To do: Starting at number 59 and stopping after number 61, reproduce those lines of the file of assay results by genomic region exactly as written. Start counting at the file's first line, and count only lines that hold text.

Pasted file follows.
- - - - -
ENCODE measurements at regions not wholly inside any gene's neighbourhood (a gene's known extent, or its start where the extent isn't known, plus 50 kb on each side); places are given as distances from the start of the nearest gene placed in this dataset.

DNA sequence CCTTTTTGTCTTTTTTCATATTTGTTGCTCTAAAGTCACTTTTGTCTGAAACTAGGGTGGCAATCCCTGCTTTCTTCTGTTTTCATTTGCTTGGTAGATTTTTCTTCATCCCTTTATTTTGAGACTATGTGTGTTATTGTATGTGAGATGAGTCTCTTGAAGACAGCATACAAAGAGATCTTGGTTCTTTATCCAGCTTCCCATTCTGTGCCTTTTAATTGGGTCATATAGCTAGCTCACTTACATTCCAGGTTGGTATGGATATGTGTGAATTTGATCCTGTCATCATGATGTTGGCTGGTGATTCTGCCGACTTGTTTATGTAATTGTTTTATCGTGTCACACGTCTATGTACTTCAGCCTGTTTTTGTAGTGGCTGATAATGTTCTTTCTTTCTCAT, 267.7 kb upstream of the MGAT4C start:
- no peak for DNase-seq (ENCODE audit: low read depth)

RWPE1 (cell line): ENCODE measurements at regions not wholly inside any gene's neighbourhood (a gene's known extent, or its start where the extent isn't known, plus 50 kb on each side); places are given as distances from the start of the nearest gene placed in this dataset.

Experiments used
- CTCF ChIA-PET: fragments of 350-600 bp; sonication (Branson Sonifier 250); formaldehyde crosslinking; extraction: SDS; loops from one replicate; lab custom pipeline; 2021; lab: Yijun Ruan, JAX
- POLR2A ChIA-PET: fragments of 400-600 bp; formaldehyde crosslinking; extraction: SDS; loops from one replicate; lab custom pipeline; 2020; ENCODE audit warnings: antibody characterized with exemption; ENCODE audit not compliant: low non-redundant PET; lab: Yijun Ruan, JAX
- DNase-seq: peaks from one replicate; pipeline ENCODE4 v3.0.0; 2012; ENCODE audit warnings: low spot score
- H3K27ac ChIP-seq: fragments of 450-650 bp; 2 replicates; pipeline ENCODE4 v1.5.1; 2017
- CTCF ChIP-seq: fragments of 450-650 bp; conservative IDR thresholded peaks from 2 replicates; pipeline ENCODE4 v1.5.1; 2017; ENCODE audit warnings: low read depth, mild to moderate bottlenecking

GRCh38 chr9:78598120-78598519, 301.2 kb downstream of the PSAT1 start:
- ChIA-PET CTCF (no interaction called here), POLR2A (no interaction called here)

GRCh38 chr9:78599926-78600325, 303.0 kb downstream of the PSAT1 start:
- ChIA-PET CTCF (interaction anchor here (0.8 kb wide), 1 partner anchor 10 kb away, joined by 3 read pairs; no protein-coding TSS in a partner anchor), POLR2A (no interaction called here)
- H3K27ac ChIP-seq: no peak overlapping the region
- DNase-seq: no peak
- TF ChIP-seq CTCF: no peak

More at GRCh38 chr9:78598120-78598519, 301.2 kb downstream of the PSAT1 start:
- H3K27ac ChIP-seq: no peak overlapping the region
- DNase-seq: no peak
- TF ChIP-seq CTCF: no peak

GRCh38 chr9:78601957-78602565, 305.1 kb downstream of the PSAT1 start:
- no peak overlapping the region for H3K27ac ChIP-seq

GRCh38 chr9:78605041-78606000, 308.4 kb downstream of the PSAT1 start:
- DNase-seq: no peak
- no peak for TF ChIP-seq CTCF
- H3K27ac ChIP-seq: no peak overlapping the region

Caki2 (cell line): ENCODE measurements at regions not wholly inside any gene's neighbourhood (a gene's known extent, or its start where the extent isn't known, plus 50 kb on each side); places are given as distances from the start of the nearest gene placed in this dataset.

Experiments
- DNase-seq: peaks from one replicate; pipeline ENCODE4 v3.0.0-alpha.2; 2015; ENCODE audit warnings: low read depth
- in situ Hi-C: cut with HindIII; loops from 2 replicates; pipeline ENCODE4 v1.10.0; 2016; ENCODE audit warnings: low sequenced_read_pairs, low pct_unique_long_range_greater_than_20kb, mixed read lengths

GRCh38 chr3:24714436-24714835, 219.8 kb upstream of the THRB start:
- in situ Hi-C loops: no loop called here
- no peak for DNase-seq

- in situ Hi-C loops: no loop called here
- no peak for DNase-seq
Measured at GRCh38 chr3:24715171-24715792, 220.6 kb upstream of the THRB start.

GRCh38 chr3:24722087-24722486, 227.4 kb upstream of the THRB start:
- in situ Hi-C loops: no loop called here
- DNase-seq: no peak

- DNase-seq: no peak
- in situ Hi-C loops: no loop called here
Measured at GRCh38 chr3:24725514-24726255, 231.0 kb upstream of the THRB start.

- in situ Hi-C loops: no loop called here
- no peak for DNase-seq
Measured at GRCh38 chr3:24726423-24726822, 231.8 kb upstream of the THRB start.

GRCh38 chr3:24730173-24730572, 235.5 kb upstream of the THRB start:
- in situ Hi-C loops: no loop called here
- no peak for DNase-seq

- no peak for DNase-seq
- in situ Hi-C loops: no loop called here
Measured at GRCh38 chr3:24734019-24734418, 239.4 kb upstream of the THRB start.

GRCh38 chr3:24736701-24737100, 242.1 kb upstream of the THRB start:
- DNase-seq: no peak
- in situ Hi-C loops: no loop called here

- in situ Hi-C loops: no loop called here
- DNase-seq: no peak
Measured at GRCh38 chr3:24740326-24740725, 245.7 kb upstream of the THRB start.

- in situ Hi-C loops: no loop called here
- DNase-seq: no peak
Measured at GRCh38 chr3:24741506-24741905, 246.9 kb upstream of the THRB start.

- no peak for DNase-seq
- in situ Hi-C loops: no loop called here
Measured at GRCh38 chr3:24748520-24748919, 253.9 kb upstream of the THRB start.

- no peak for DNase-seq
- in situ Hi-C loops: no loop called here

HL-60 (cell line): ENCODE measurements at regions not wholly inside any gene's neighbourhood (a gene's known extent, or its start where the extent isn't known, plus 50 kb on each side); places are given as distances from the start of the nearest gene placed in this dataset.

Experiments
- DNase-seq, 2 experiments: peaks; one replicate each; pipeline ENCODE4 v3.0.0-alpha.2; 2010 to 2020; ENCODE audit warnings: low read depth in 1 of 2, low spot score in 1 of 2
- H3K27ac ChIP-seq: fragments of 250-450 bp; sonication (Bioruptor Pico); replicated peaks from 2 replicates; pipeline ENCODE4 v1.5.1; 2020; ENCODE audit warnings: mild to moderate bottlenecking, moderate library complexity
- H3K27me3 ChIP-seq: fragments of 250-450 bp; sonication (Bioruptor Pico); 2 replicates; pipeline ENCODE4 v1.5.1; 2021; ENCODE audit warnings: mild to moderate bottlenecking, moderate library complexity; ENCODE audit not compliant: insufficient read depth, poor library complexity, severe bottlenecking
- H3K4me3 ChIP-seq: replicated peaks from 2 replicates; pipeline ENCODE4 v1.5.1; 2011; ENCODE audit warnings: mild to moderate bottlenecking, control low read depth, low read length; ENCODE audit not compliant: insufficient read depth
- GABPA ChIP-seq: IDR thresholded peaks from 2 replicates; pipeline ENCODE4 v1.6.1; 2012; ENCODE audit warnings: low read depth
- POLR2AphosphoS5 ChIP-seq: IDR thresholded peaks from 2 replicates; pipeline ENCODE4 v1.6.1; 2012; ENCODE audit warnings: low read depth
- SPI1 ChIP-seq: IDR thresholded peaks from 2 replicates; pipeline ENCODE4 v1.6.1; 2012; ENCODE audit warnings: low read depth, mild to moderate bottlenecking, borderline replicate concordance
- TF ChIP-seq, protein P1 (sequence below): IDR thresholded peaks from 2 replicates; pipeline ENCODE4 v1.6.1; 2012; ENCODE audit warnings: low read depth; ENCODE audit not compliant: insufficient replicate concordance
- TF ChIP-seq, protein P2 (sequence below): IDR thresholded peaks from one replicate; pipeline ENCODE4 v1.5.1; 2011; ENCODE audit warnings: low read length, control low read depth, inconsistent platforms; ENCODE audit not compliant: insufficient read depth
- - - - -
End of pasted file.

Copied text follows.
- in situ Hi-C loops: no loop called here
- DNase-seq: no peak
Measured at GRCh38 chr3:24741506-24741905, 246.9 kb upstream of the THRB start.